1. 1. It was unilateral and universal (9:9-11). The recurrence of “I,” “Myself,” and “My” demonstrates the unconditional nature of this covenant. God Himself will ensure that this covenant is carried out. It is not dependent upon man’s Work or faithfulness. This is how God typically works. There is nothing man can do to earn His favor. God took the sole initiative. Noah didn’t think this up. He didn’t negotiate with God. God originated this covenant and announced its terms to Noah. All of God’s covenants are that way. He is sovereign. He determines what He will do in accordance with the counsel of His own Will. We cannot come to God and try to bargain. God’s covenants with man are that way. He fixes the terms and announces what they will be. It even included the animals! God’s blessings of protection from the judgment of a universal flood extended to every living thing. While there have been local floods that have killed many people and animals, there has never been a flood of such proportions as the one in Noah’s day.

    2. It was eternal (9:12, 16). God knows His plan from the beginning and carries it out exactly as He promises. While men may disobey and seemingly thwart God’s purposes, His promises will be fulfilled. The Lord promises never again to destroy the world by a flood. This does not mean that God will never again judge the ungodly and destroy the earth. We would err seriously to think that! But it will remain in effect until the Lord returns (2 Pet. 3:4-7, 10). Every person who has ever lived has had the opportunity to observe God’s mercy through the creation, even in God’s care for the animals. As Paul writes, “For since the creation of the world His invisible attributes, His eternal power and divine nature, have been clearly seen, being understood through what has been made, so that they are without excuse” (Rom. 1:20).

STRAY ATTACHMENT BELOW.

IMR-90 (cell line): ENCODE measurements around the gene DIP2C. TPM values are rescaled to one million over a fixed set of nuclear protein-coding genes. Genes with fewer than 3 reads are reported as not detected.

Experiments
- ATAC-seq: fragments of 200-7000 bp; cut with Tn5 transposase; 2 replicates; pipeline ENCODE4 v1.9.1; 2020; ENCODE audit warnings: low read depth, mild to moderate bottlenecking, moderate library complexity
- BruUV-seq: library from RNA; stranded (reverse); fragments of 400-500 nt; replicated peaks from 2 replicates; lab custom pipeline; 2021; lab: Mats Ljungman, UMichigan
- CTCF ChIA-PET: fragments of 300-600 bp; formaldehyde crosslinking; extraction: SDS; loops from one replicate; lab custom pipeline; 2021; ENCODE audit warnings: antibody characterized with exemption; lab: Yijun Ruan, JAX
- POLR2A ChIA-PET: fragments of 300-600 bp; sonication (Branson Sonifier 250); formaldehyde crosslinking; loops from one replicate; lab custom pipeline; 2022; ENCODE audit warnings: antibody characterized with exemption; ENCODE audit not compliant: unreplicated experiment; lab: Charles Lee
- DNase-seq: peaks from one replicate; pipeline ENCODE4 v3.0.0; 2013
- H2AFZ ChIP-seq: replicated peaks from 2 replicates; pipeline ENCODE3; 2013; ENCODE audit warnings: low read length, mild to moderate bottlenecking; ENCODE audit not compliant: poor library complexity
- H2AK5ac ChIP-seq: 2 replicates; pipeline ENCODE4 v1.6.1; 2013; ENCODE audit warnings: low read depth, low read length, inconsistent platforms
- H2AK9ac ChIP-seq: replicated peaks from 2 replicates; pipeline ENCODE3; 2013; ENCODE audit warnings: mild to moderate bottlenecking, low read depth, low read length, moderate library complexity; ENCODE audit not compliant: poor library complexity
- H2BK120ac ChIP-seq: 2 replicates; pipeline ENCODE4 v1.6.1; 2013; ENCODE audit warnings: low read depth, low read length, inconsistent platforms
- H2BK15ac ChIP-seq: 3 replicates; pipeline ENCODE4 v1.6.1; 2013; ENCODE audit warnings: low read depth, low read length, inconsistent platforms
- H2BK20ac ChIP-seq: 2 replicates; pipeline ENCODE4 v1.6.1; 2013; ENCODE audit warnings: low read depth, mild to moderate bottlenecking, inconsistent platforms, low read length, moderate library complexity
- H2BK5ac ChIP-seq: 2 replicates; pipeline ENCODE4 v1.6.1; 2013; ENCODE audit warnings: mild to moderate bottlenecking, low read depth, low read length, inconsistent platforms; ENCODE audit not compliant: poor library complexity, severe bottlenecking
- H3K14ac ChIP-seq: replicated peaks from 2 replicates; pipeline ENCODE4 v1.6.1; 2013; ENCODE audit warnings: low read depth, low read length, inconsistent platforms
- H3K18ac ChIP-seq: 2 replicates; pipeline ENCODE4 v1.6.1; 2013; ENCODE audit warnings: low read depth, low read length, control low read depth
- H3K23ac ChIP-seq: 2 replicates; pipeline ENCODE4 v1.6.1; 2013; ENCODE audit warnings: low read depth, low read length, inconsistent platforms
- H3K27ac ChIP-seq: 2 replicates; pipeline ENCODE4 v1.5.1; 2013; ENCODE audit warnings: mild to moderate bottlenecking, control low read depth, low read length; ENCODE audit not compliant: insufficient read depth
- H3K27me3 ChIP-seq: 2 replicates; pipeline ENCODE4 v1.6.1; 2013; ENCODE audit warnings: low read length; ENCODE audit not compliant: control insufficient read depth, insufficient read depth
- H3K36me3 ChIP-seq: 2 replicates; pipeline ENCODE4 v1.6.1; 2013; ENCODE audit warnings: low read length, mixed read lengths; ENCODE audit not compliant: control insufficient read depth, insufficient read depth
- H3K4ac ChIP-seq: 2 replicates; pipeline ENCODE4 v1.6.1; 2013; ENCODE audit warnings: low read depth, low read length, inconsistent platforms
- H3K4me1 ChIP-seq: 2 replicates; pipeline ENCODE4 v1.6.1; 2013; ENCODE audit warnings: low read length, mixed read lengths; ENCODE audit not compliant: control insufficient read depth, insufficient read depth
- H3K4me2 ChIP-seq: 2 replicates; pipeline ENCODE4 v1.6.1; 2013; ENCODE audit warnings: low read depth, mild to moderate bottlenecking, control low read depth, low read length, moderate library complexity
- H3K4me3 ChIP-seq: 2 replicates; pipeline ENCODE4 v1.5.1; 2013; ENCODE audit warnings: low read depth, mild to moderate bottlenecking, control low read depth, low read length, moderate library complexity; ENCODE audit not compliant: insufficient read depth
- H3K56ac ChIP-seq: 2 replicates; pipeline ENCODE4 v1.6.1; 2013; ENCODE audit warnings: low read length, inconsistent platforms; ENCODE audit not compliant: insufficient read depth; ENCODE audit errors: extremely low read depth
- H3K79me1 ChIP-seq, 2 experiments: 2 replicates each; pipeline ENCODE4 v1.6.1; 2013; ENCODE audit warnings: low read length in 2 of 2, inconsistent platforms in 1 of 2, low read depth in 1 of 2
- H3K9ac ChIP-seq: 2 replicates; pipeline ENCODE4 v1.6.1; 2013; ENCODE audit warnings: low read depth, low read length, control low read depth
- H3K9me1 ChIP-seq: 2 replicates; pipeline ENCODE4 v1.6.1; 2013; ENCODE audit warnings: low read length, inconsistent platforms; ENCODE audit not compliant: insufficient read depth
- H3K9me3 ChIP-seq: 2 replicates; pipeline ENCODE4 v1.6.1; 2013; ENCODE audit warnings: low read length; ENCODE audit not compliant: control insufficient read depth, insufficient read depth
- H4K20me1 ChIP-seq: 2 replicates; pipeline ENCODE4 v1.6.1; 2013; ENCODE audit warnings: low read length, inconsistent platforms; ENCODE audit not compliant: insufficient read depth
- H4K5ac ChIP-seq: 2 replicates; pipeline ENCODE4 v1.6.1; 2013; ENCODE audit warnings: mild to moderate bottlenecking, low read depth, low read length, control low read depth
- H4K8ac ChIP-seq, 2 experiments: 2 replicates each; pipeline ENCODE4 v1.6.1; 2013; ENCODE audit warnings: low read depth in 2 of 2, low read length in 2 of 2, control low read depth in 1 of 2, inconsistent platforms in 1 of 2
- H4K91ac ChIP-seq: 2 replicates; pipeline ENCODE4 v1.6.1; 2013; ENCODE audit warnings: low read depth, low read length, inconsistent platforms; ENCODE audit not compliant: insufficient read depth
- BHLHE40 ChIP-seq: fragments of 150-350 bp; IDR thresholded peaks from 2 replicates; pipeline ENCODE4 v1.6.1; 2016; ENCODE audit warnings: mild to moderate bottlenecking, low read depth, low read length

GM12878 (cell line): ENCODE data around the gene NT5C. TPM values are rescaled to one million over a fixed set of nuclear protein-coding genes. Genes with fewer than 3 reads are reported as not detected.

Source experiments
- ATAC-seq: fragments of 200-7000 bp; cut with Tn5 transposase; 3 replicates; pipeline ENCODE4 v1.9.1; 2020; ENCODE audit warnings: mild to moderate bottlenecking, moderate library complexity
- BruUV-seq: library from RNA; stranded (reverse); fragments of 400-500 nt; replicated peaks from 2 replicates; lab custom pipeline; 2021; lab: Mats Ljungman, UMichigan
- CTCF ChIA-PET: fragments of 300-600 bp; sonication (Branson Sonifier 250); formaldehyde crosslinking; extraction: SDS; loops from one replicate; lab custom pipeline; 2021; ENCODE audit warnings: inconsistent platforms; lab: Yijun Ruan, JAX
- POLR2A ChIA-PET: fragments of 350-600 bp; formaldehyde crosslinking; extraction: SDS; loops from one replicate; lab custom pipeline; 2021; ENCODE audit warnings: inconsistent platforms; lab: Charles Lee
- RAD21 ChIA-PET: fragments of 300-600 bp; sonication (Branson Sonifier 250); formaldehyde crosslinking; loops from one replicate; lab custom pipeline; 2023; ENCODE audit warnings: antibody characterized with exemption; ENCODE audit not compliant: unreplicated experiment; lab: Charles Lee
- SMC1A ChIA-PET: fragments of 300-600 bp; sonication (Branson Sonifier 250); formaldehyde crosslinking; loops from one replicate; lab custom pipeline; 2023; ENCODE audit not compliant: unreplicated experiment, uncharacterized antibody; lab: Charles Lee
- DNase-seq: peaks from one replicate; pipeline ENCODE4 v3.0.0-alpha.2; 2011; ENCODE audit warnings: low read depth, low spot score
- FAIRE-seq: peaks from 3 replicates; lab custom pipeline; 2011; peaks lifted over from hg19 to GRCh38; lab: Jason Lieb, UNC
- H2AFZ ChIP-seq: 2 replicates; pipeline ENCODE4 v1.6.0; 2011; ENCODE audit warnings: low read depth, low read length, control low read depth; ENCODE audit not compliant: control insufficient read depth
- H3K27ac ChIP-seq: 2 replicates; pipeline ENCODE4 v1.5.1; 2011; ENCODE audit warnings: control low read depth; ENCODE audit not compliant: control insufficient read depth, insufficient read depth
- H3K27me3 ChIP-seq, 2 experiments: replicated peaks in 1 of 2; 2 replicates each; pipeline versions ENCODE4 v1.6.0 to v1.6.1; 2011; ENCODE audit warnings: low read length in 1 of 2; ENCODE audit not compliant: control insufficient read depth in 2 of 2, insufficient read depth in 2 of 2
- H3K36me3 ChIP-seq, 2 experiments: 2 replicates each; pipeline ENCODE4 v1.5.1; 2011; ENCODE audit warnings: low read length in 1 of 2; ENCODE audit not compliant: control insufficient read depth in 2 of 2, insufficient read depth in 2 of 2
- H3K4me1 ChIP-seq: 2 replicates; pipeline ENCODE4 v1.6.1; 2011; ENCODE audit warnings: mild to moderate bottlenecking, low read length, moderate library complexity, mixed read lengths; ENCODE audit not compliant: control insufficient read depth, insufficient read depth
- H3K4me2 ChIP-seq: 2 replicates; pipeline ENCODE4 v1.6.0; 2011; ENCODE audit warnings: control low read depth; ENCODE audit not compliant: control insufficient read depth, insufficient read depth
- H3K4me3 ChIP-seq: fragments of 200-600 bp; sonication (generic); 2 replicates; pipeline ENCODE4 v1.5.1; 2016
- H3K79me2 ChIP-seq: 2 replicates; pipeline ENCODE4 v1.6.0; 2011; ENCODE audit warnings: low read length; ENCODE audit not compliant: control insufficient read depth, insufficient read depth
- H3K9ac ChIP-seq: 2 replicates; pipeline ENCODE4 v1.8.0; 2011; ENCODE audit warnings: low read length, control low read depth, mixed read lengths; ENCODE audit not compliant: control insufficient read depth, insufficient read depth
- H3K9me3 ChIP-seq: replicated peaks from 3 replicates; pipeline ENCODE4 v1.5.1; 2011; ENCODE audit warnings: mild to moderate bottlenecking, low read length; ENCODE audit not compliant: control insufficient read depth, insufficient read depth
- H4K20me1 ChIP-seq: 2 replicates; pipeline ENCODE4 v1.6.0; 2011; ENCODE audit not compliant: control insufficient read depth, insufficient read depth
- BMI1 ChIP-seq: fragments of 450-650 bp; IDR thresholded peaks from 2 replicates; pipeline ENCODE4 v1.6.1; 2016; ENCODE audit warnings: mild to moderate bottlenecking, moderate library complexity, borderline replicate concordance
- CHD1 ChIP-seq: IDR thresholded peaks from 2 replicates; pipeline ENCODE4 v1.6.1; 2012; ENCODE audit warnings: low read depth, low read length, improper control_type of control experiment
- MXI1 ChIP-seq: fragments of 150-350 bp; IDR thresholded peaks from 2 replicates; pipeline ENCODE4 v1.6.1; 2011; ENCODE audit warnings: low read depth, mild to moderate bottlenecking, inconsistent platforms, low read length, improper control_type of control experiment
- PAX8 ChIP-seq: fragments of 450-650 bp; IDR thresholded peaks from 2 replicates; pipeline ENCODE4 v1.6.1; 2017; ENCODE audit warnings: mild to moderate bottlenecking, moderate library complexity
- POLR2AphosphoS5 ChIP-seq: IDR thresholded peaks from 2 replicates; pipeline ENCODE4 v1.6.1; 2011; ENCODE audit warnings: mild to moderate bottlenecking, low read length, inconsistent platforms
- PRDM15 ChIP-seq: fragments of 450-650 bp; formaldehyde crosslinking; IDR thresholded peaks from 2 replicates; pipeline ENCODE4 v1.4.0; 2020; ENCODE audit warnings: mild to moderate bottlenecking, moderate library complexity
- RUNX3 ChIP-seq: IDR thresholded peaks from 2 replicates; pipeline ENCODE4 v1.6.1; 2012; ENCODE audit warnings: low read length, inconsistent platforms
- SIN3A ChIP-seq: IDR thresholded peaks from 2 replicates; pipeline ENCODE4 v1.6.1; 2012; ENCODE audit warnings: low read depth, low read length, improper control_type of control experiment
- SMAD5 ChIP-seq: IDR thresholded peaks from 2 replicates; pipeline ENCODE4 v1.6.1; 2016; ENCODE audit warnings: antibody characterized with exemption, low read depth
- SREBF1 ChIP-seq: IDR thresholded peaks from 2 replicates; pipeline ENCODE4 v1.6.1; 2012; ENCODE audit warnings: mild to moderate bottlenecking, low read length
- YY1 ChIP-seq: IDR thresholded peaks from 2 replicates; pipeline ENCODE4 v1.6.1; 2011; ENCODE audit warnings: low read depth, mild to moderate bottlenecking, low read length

3. It was unconditional. God does not say that the promise will be revoked if men reach the same levels of sin as they did before. The covenant with Noah was not dependent on Noah’s or anyone else’s obedience. It depended solely on God’s word to Noah. God’s covenant with Noah reveals His abundant grace. Grace is God’s unmerited favor toward those who deserve His judgment.

    4. It was confirmed by a sign (9:12-17). Some think the rainbow first appears here; others think that God is giving new significance to something Noah already knew about. If there had been a cloud canopy over the earth before the flood, and it had not rained, but rather the earth had been watered by a mist coming up from the ground (Gen. 2:5 -6), then it’s reasonable to think that now, with the climatic changes after the flood, a rainbow appeared for the first time. God’s sign of the rainbow was both gracious and appropriate. God put the sign in the clouds, where Noah and his family would have looked with fear when the storms came. The same water which destroyed the earth now causes the rainbow. Arising, as it does, from the conjunction of the sun and the storm, it points to God’s mercy breaking through even in His judgment. Coming at the end of the storm, it shows that the storm of God’s wrath is past. Just as there is nothing quite as beautiful and breathtaking as a rainbow, so there is nothing as glorious and beautiful as the many splendored grace of God (1 Pet. 4:10). Just as a rainbow allows us to see the various facets of pure light, so God’s grace enables us to see Him who dwells in unapproachable light, whom no man has seen or can see (1 Tim. 6:16). Even if man forgets the meaning of the rainbow, God says that He will look at it and remember His covenant (Gen. 9:16). God also attaches significance to the rainbow. The Hebrew word for rainbow (qeset) is also the word for a battle bow. The point seems to be that the bow is now “put away,” hung in place by the clouds, suggesting that the “battle,” the storm, is over. Thus the rainbow speaks of peace. As a result, whenever clouds appear over the earth and a rainbow appears, God will “remember” His covenant with man. God said that the rainbow would cause Him to remember His unconditional covenant with man.